This latest installment in the bestselling What To Do series tackles children's feelings of anxiety around current events and what is portrayed in the news. Scary news is an inevitable part of life. This book can support and guide efforts to help scary news seem a bit more manageable for young people. Also available in Spanish Qu Hacer Cuando las Noticias te Asustan: Gu a para Ni os para Entender las Noticias Actuales ISBN 978-1-4338-3898-9. Whether from television news reports, the car radio, digital media, or adult discussions, children are often bombarded with information about the world around them. When the events being described include violence, extreme weather events, a disease outbreak, or discussions of more dispersed threats such as climate change, children may become frightened and overwhelmed. Parents and caregivers can be prepared to help them understand and process the messages around them by using this book.
What to Do When the News Scares You provides a way to help children put scary events into perspective. And, if children start to worry or become anxious about things they've heard, there are ideas to help them calm down and cope. This book also helps children identify reporters' efforts to add excitement to the story which may also make threats seem more imminent, universal, and extreme. Read and complete the activities in What to Do When the News Scares You with your child to help them to understand the news in context--who, what, where, when, how--as a means of introducing a sense of perspective. Chapters include:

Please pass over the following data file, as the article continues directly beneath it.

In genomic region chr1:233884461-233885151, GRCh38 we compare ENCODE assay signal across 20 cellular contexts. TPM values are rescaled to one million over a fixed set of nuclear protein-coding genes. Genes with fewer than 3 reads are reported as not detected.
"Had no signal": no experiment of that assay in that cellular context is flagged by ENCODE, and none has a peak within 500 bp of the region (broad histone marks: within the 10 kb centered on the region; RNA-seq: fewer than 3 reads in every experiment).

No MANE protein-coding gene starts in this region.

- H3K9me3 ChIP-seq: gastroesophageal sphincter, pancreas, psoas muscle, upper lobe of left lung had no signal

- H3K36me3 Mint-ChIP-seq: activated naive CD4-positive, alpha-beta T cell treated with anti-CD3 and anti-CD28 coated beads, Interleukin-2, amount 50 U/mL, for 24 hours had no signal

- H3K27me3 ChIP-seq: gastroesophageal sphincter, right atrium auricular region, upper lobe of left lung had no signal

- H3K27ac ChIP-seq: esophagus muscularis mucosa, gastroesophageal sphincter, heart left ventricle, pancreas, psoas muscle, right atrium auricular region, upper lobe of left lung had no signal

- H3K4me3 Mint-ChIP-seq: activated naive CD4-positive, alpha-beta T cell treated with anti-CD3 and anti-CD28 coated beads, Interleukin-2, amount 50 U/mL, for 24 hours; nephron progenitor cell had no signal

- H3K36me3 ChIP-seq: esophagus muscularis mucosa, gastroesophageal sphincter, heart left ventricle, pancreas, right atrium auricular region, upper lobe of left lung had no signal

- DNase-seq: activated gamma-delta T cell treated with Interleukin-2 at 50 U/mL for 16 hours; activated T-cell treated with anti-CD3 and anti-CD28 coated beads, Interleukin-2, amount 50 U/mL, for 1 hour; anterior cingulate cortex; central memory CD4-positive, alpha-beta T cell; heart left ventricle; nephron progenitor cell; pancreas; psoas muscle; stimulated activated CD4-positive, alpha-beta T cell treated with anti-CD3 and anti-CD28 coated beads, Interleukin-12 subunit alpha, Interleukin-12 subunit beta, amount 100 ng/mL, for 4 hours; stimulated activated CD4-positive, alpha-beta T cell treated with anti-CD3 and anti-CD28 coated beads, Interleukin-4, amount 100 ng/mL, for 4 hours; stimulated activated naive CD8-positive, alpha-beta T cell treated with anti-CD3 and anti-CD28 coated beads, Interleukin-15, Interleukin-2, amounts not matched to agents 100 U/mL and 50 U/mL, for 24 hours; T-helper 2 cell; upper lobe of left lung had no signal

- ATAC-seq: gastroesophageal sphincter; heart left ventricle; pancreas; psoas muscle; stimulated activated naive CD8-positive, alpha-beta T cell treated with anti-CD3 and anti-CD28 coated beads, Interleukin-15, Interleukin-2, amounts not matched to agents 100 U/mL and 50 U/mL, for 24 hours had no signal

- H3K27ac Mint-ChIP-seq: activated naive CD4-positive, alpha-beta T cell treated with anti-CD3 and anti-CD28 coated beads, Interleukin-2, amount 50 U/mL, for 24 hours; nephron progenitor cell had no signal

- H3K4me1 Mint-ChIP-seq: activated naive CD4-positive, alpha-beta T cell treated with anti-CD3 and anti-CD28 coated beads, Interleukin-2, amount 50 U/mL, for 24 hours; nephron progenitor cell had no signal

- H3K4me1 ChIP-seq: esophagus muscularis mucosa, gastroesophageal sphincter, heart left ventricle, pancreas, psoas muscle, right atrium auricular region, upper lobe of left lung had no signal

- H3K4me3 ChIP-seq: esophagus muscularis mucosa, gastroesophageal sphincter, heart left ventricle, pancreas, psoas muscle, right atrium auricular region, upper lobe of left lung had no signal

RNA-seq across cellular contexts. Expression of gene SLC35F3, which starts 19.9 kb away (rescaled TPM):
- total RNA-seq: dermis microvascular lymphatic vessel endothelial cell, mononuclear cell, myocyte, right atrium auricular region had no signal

Extensive note to parents and caregivers
Chapter 1. Sometimes scary things happen.
Chapter 2. What is news?
Chapter 3. Things that make the news more scary
Chapter 4. Did you see that
Chapter 5. Keeping it real
Chapter 6. Un-news
Chapter 7. Taking care of you.
Chapter 8. Plan of action
Chapter 9. You Can Do It.
About the Author
Jacqueline B. Toner, PhD is a clinical psychologist with over 30 years in private practice working with children and parents. She earned her PhD from University of Virginia and serves as Chief Facilitator for a medical resources project with Johns Hopkins School of Public Health and Carnegie Mellon University. Dr. Toner has co-authored books with Claire A. B. Freeland, PhD, including the What to Do Series for Kids as well as Depression: A Teen's Guide to Survive and Thrive and Yes I Can: A Girl and Her Wheelchair. She lives in Baltimore, Maryland. Visit jacquelinetoner.net. Janet McDonnell is a writer and illustrator whose characters populate many books and magazines for children. She has both taught and written for children from preschool to high school. She lives in Arlington Heights, Illinois. Visit janetmcdonnell.com, @McDonnellDoodle on Twitter, and @JanetMcDonnellIllo on Instagram.